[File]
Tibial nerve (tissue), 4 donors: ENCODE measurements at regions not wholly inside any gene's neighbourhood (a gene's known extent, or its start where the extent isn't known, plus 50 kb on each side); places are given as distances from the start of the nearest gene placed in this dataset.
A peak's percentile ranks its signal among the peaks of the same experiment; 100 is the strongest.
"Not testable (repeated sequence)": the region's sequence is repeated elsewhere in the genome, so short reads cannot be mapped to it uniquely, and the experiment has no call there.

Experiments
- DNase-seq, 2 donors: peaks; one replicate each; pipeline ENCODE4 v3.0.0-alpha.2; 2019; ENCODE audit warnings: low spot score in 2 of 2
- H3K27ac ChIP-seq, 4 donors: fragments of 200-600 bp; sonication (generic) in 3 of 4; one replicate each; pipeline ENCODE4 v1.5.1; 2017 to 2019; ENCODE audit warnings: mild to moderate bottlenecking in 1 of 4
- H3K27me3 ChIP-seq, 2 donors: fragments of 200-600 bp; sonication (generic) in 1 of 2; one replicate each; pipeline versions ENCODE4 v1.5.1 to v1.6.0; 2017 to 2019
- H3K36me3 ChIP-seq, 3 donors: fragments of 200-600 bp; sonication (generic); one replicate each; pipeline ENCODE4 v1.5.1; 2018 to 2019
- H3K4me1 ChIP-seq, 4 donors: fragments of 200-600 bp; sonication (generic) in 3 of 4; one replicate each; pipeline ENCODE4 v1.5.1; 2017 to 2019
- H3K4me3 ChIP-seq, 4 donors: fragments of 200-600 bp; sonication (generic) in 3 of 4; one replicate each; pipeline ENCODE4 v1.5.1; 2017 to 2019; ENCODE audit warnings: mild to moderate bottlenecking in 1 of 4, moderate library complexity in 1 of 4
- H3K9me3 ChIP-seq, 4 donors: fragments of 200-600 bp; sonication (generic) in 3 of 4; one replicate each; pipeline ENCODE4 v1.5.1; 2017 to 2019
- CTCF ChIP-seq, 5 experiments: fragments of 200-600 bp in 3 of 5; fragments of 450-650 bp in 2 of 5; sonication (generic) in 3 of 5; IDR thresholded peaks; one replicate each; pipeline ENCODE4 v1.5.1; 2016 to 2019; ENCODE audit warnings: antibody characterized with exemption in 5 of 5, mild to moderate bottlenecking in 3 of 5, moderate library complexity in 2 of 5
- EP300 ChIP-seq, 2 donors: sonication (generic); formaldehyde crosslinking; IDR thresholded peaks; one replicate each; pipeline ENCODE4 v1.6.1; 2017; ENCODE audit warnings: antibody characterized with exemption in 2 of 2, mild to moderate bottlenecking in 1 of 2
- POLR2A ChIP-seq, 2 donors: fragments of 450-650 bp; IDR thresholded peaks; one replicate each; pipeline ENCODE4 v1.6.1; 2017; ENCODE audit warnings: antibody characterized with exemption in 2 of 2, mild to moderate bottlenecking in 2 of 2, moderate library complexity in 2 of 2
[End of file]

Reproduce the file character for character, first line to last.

Tibial nerve (tissue), 4 donors: ENCODE measurements at regions not wholly inside any gene's neighbourhood (a gene's known extent, or its start where the extent isn't known, plus 50 kb on each side); places are given as distances from the start of the nearest gene placed in this dataset.
A peak's percentile ranks its signal among the peaks of the same experiment; 100 is the strongest.
"Not testable (repeated sequence)": the region's sequence is repeated elsewhere in the genome, so short reads cannot be mapped to it uniquely, and the experiment has no call there.

Experiments
- DNase-seq, 2 donors: peaks; one replicate each; pipeline ENCODE4 v3.0.0-alpha.2; 2019; ENCODE audit warnings: low spot score in 2 of 2
- H3K27ac ChIP-seq, 4 donors: fragments of 200-600 bp; sonication (generic) in 3 of 4; one replicate each; pipeline ENCODE4 v1.5.1; 2017 to 2019; ENCODE audit warnings: mild to moderate bottlenecking in 1 of 4
- H3K27me3 ChIP-seq, 2 donors: fragments of 200-600 bp; sonication (generic) in 1 of 2; one replicate each; pipeline versions ENCODE4 v1.5.1 to v1.6.0; 2017 to 2019
- H3K36me3 ChIP-seq, 3 donors: fragments of 200-600 bp; sonication (generic); one replicate each; pipeline ENCODE4 v1.5.1; 2018 to 2019
- H3K4me1 ChIP-seq, 4 donors: fragments of 200-600 bp; sonication (generic) in 3 of 4; one replicate each; pipeline ENCODE4 v1.5.1; 2017 to 2019
- H3K4me3 ChIP-seq, 4 donors: fragments of 200-600 bp; sonication (generic) in 3 of 4; one replicate each; pipeline ENCODE4 v1.5.1; 2017 to 2019; ENCODE audit warnings: mild to moderate bottlenecking in 1 of 4, moderate library complexity in 1 of 4
- H3K9me3 ChIP-seq, 4 donors: fragments of 200-600 bp; sonication (generic) in 3 of 4; one replicate each; pipeline ENCODE4 v1.5.1; 2017 to 2019
- CTCF ChIP-seq, 5 experiments: fragments of 200-600 bp in 3 of 5; fragments of 450-650 bp in 2 of 5; sonication (generic) in 3 of 5; IDR thresholded peaks; one replicate each; pipeline ENCODE4 v1.5.1; 2016 to 2019; ENCODE audit warnings: antibody characterized with exemption in 5 of 5, mild to moderate bottlenecking in 3 of 5, moderate library complexity in 2 of 5
- EP300 ChIP-seq, 2 donors: sonication (generic); formaldehyde crosslinking; IDR thresholded peaks; one replicate each; pipeline ENCODE4 v1.6.1; 2017; ENCODE audit warnings: antibody characterized with exemption in 2 of 2, mild to moderate bottlenecking in 1 of 2
- POLR2A ChIP-seq, 2 donors: fragments of 450-650 bp; IDR thresholded peaks; one replicate each; pipeline ENCODE4 v1.6.1; 2017; ENCODE audit warnings: antibody characterized with exemption in 2 of 2, mild to moderate bottlenecking in 2 of 2, moderate library complexity in 2 of 2